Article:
When Christopher Columbus passed the archipelago east of Puerto Rico in the Caribbean Sea in 1493, he named it Santa Ursula y las Once Mil Virgenes, or Saint Ursula and Her 11,000 Virgins, Of these, the easternmost 60 islands, rocks, and cays comprise what are now known as the British Virgin Islands (BVI).

These islands, many of which are uninhabited, flank the Sir Francis Drake Channel, creating ideal conditions for what many consider to be the sailing capital of the world. Indeed, the annual three-day BVI Spring Regatta and Sailing Festival—widely considered the premier sailing event in the Caribbean—is just one of several annual regattas held here. Yachting is also an enormously popular pass-time in these parts.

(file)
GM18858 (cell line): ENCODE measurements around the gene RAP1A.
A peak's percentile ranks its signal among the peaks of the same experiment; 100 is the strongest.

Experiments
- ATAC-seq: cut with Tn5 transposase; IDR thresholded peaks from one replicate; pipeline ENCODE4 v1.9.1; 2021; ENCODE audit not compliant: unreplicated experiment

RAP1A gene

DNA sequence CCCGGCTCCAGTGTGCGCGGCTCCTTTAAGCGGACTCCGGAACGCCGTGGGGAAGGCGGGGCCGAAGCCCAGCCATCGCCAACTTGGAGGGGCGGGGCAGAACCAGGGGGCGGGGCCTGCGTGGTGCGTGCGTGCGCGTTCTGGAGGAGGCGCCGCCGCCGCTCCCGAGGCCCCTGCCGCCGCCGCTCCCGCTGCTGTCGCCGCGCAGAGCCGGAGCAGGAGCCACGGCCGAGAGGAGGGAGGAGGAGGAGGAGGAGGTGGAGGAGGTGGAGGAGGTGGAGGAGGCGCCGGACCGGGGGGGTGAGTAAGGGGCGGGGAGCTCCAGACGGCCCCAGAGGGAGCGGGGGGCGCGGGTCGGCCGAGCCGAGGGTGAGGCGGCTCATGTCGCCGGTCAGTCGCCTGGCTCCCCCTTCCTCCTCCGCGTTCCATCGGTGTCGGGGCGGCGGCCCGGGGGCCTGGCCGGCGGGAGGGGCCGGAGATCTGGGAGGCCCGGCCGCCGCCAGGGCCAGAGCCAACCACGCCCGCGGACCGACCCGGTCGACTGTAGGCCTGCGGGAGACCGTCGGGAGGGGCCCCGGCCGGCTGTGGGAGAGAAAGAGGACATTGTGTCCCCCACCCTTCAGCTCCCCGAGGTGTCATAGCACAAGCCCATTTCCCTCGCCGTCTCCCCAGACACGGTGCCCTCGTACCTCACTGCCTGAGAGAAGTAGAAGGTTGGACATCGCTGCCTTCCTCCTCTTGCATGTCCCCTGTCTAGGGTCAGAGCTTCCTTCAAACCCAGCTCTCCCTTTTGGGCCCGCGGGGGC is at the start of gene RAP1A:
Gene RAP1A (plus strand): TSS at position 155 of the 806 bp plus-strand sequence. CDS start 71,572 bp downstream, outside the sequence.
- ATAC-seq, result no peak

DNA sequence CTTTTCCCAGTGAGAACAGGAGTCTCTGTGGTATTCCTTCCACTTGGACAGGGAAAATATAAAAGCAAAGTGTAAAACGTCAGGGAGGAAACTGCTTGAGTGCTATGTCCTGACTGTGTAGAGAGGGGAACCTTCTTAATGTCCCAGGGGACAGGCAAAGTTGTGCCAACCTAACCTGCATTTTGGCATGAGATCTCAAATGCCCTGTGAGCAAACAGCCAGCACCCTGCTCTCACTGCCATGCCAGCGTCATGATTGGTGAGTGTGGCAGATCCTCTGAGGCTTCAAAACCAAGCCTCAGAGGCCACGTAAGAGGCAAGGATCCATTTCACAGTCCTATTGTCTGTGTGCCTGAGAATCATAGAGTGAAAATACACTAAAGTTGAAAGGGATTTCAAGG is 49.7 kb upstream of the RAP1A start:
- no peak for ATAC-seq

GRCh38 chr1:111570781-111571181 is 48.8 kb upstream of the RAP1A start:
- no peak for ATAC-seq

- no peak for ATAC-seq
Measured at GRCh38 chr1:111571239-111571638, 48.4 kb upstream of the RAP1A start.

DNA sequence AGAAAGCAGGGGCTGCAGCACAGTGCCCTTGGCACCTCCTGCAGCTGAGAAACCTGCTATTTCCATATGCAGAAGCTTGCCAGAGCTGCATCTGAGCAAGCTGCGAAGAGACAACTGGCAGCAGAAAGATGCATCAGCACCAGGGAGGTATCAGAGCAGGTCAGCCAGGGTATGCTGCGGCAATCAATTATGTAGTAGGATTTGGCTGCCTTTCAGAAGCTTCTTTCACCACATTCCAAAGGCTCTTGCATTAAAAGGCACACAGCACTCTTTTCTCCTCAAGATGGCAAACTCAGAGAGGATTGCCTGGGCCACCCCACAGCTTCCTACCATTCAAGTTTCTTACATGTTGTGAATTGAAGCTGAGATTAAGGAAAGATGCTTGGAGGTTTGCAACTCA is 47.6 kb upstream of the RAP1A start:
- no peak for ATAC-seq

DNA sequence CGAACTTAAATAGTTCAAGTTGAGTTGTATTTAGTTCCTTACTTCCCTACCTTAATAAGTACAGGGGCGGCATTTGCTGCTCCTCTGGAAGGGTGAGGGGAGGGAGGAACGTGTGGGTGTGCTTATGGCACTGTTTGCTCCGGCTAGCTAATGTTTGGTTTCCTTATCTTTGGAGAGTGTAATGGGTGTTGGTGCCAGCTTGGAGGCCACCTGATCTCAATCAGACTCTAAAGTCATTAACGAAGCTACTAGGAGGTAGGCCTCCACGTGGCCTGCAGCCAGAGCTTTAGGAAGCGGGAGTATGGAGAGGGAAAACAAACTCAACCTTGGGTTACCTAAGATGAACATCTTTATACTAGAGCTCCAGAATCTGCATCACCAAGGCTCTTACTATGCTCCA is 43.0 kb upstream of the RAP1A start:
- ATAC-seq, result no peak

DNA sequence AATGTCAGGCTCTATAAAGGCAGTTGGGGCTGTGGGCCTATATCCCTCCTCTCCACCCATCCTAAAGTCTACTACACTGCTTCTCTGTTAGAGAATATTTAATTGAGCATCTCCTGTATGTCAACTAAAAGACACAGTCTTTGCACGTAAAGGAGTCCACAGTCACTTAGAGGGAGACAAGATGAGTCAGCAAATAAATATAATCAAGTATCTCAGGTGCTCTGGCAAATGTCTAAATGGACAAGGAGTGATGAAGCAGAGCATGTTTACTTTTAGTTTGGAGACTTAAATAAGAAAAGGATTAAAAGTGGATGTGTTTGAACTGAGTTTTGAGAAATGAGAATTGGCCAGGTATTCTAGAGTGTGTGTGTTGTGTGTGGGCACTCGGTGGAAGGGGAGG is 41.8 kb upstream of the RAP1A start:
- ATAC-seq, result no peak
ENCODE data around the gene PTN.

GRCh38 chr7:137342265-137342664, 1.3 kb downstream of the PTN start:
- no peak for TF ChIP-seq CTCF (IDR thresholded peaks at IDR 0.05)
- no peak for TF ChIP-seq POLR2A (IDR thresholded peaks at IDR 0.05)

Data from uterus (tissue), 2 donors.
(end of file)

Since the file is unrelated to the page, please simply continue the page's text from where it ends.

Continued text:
Beneath their surface, the clear blue waters of the BVI are home to schools of bonefish that lure catch and release fly-fishermen to the many secret fishing holes tucked in the islands' myriad coves and inlets. Deeper waters are a deep-sea fisherman's paradise, with more than 160 varieties, including king fish, tarpon, and billfish, as well as the world record for the Atlantic Blue Marlin. And the large, coral barrier reef, Horseshoe Reef, serves as home to an abundance of diverse marine life and provides seemingly limitless opportunities for snorkelers—not to mention the numerous shipwrecks that are now worthy dive sites.

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